This is the oldest tea I have poured for myself at home. That’s part of why I bought a sample. That and that it has golden flowers and is really affordable. My sample did not have any golden flowers and consisted of 2 corner pieces and an edge. Almost as if it was the first sample off a brick. Not disappointed with that.
Fresh out the gate this tea is pretty mellow and maybe even bland. Not much flavor or aroma. A tad bit of camphor. Wet leaf smell pretty mellow though with a hint of something in the maple/molasses realm. Tea soup pretty clear and brilliant and a bit towards the lighter side.
This tea got more interesting as the session went on which is unusual for a ripe in my experience. It did continue to be mellow with subdued flavors though. I found that in the middle steeps there was hints of interesting things going on under the surface. Kinda like a word on the tip of your tongue that you can’t quite bring forth. I imagine there are plenty of folks who might really enjoy that. Myself, I’m not a subtle flavor chaser and prefer my ripes especially to be potent and direct.
This tea sesshed out pretty well. Maybe not the longest legs around though held up through plenty of steeps. It seemed to get thicker and richer as the session went on and the subtle middle steeps gave way to a round stewed green hardwoods thing (although not too green).
Overall I’m pleased with this tea. Not impressed though pleased. Nothing off about it. Nice glowy body feels. It’s going on the want list though not near the top. Especially as it’s coming towards spring and I’m starting to concentrate on stocking up on sheng puer for the warmer months.
The last thing to say about this tea is I think it would benefit from a couple years in storage that is warmer and wetter than Kunming. With a tea this old that still has a hint of greenness I feel it could still develop into something more interesting. If a wetter home could bring out just a tad bit more of some camphor and spices then this tea would be way more attractive.
Had one of those mornings where I couldn’t decide what to drink so I dug this out of my sample stash to give it a go.
The early steeps are good. Some pile funk on the nose and plenty in the empty cup though it doesn’t really show through in the taste. Has the chocolatey bready fruity thing going on and no camphor. Definitely a lively and complex tea in these early steeps.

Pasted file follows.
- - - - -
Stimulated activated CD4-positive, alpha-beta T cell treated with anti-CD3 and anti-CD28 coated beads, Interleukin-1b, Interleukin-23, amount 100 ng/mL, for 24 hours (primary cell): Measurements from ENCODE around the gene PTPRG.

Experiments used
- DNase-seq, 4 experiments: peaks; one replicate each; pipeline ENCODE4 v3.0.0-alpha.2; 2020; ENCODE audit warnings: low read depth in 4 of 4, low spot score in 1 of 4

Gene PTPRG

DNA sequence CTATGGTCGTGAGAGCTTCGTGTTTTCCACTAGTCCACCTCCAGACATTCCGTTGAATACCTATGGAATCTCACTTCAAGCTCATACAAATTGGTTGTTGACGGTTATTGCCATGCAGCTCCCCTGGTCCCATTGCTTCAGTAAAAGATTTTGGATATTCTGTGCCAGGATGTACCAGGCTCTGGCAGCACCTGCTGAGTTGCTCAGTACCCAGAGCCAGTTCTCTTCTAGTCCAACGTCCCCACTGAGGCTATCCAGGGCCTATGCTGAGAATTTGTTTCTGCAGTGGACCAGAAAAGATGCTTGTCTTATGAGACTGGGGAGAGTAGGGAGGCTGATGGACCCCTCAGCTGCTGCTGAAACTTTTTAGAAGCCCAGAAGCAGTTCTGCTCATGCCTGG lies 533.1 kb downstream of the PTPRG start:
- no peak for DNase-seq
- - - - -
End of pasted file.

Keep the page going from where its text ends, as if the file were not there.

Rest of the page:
In the middle steeps this tea starts to warm up and round out. It gets sweeter here as well and starts to leave a coating of sweetness in the mouth. Up to this point I am impressed with this tea and find it to by very dynamic.
Then suddenly this tea seems to fall flat on it’s face. At this point with most of the ripes I’ve been drinking lately I would expect the tea to have a couple more interesting steeps before settling in to the stewed green hardwoods flavors that most young ripes seem to have in common after steeping the fermentation off the top. The first thing to go was the mouthfeel. Then the flavor. And though the tea soup kept up a decent color there just wasn’t anything left in flavor or texture through the last several steeps.
I’ll come back to this tea as I have more of the sample left. It’s only been in my stash for about 10 days so I’ll give it another try when it has rested a while longer.
This is the first time drinking this tea! When I warmed the leaves in the gaiwan without waster the leaves had a fruity, nutty, and toasty aroma. I did a 10 s wash and the first steeping was for 10 s at 194 degrees F. The tea liquor was golden as I outed and had a dark golden / reddish hue. I had tea foam from the tea wash and first two pours. When I smelled the leaves after the wash and first steeping the leaves had a citrus aroma. I can’t help but say as I steeped in the tea leaves had a fruity pebble aroma to them. The tea was warm, toasty, sweet sometimes on the inhale. Overall a fun and complex yummy brew. Can’t wait to try again!
Flavors: Fruity, Nutty, Toasty
I’ve gone back and forth on whether I like the wild “ye sheng” varietal. There is a certain mystique about these teas that makes me want to like them more than I really do.